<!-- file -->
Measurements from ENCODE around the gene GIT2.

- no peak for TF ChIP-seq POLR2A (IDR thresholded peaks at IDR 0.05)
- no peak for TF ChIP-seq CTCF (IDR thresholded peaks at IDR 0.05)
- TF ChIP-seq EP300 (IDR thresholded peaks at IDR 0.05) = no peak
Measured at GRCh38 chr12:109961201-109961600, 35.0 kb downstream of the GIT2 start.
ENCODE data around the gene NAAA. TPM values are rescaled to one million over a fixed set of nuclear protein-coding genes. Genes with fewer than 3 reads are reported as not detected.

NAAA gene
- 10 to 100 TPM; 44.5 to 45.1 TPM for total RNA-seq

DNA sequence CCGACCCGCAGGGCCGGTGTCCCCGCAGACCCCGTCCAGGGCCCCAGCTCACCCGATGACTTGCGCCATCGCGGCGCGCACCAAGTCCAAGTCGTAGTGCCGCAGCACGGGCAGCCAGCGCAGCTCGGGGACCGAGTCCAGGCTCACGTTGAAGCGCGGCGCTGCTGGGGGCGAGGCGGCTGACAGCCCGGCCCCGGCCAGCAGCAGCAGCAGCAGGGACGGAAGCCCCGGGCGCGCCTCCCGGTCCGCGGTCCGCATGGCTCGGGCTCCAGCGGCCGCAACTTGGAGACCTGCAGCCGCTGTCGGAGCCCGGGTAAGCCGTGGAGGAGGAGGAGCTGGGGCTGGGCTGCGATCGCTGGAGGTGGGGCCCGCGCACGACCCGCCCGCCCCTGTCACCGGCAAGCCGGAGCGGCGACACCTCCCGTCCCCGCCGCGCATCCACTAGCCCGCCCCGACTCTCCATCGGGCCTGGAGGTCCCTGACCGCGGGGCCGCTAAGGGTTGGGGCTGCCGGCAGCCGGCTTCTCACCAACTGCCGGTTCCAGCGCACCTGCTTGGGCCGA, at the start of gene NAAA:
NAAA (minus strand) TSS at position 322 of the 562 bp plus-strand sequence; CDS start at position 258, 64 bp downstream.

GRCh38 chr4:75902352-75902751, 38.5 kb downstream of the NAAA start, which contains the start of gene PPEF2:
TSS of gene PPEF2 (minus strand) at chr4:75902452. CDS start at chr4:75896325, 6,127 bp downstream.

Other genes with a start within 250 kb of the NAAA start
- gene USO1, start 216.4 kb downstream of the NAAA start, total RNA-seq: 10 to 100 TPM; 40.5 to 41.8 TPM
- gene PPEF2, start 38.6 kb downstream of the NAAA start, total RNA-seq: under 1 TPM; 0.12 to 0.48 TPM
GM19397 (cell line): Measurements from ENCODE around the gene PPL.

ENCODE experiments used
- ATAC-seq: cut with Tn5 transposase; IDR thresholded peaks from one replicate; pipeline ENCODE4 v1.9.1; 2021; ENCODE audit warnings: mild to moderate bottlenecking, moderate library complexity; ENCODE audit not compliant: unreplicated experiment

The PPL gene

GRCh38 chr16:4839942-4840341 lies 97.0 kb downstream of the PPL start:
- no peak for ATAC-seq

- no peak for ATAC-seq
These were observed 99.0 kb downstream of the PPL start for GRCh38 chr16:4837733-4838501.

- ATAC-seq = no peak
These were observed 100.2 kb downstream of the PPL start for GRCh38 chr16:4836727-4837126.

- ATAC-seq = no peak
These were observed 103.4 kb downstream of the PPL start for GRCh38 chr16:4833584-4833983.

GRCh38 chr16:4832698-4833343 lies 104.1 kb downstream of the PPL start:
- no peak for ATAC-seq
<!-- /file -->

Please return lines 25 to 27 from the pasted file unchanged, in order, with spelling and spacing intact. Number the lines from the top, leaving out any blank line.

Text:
These were observed 100.2 kb downstream of the PPL start for GRCh38 chr16:4836727-4837126.

- ATAC-seq = no peak
These were observed 103.4 kb downstream of the PPL start for GRCh38 chr16:4833584-4833983.